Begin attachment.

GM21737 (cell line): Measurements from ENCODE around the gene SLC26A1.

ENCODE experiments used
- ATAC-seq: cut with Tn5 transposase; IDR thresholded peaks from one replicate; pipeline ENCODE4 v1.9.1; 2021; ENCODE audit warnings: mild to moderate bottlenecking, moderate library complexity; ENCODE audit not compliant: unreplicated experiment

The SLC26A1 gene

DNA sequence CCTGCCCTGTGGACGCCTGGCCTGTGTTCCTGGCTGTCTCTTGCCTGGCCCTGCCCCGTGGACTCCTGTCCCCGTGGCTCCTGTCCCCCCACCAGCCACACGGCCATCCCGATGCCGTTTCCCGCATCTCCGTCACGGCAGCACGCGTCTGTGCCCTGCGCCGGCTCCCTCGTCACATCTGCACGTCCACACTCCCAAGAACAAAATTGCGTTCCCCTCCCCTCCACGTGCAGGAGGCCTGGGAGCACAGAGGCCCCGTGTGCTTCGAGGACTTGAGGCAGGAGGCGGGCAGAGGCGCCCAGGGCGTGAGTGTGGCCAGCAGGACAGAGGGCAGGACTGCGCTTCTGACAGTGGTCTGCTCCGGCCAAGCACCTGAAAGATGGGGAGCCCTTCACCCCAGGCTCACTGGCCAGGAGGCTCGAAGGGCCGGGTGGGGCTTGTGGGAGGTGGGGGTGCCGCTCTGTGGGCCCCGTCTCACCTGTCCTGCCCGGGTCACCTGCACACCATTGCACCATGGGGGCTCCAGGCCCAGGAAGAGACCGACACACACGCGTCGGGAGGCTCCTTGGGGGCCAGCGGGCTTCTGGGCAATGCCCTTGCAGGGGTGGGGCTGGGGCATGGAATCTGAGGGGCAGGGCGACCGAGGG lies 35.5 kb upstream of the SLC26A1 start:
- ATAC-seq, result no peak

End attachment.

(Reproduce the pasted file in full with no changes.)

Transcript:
GM21737 (cell line): Measurements from ENCODE around the gene SLC26A1.

ENCODE experiments used
- ATAC-seq: cut with Tn5 transposase; IDR thresholded peaks from one replicate; pipeline ENCODE4 v1.9.1; 2021; ENCODE audit warnings: mild to moderate bottlenecking, moderate library complexity; ENCODE audit not compliant: unreplicated experiment

The SLC26A1 gene

DNA sequence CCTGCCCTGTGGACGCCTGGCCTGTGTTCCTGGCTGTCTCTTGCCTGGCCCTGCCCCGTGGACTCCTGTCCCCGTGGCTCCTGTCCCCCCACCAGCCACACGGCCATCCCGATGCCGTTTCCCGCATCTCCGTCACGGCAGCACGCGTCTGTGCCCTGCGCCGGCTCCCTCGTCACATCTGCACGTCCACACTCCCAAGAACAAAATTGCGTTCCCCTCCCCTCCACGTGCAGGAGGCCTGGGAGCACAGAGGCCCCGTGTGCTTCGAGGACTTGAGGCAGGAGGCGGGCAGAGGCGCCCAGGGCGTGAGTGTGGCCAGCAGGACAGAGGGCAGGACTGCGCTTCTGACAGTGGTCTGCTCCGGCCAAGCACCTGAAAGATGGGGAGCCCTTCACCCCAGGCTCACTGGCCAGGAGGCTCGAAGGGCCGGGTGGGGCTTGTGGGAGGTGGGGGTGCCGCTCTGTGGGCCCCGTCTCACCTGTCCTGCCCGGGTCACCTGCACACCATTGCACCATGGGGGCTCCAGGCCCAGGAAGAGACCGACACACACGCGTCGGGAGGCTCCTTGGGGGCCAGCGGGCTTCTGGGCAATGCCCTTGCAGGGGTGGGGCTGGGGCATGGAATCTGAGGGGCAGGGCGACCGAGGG lies 35.5 kb upstream of the SLC26A1 start:
- ATAC-seq, result no peak